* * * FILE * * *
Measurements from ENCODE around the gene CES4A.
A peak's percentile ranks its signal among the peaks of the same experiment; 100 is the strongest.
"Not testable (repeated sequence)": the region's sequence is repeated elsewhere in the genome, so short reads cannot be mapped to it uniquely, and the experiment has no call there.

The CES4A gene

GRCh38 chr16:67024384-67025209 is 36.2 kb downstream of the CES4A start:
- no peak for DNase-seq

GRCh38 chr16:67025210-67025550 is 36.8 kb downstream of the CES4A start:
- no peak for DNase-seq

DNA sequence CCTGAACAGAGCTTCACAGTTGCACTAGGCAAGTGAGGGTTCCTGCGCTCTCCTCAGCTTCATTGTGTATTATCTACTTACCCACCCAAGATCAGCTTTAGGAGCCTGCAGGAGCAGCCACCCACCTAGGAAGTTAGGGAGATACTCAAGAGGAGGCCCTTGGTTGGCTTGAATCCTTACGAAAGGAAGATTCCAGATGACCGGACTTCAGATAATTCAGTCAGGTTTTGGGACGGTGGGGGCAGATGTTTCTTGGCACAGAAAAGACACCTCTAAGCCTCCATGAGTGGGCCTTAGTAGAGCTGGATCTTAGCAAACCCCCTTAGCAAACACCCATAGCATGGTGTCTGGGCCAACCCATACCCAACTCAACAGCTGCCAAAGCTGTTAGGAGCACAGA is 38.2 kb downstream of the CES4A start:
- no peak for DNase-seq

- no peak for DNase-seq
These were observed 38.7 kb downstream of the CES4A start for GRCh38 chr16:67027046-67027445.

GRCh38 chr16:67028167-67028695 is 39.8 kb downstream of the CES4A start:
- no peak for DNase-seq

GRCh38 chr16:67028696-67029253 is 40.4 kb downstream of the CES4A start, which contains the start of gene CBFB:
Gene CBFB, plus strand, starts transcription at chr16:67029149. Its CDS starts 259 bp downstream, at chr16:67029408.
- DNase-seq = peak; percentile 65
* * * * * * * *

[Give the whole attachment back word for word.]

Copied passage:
Measurements from ENCODE around the gene CES4A.
A peak's percentile ranks its signal among the peaks of the same experiment; 100 is the strongest.
"Not testable (repeated sequence)": the region's sequence is repeated elsewhere in the genome, so short reads cannot be mapped to it uniquely, and the experiment has no call there.

The CES4A gene

GRCh38 chr16:67024384-67025209 is 36.2 kb downstream of the CES4A start:
- no peak for DNase-seq

GRCh38 chr16:67025210-67025550 is 36.8 kb downstream of the CES4A start:
- no peak for DNase-seq

DNA sequence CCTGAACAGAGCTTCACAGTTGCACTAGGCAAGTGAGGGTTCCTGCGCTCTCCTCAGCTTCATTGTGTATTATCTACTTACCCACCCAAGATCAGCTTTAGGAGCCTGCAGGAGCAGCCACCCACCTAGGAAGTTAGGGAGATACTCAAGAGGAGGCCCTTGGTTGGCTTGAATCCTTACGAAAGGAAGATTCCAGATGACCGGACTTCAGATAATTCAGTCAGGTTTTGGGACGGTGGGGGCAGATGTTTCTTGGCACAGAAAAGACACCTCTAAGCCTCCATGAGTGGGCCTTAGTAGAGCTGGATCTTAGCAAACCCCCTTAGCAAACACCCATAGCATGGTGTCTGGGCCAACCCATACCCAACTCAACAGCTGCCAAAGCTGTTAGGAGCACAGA is 38.2 kb downstream of the CES4A start:
- no peak for DNase-seq

- no peak for DNase-seq
These were observed 38.7 kb downstream of the CES4A start for GRCh38 chr16:67027046-67027445.

GRCh38 chr16:67028167-67028695 is 39.8 kb downstream of the CES4A start:
- no peak for DNase-seq

GRCh38 chr16:67028696-67029253 is 40.4 kb downstream of the CES4A start, which contains the start of gene CBFB:
Gene CBFB, plus strand, starts transcription at chr16:67029149. Its CDS starts 259 bp downstream, at chr16:67029408.
- DNase-seq = peak; percentile 65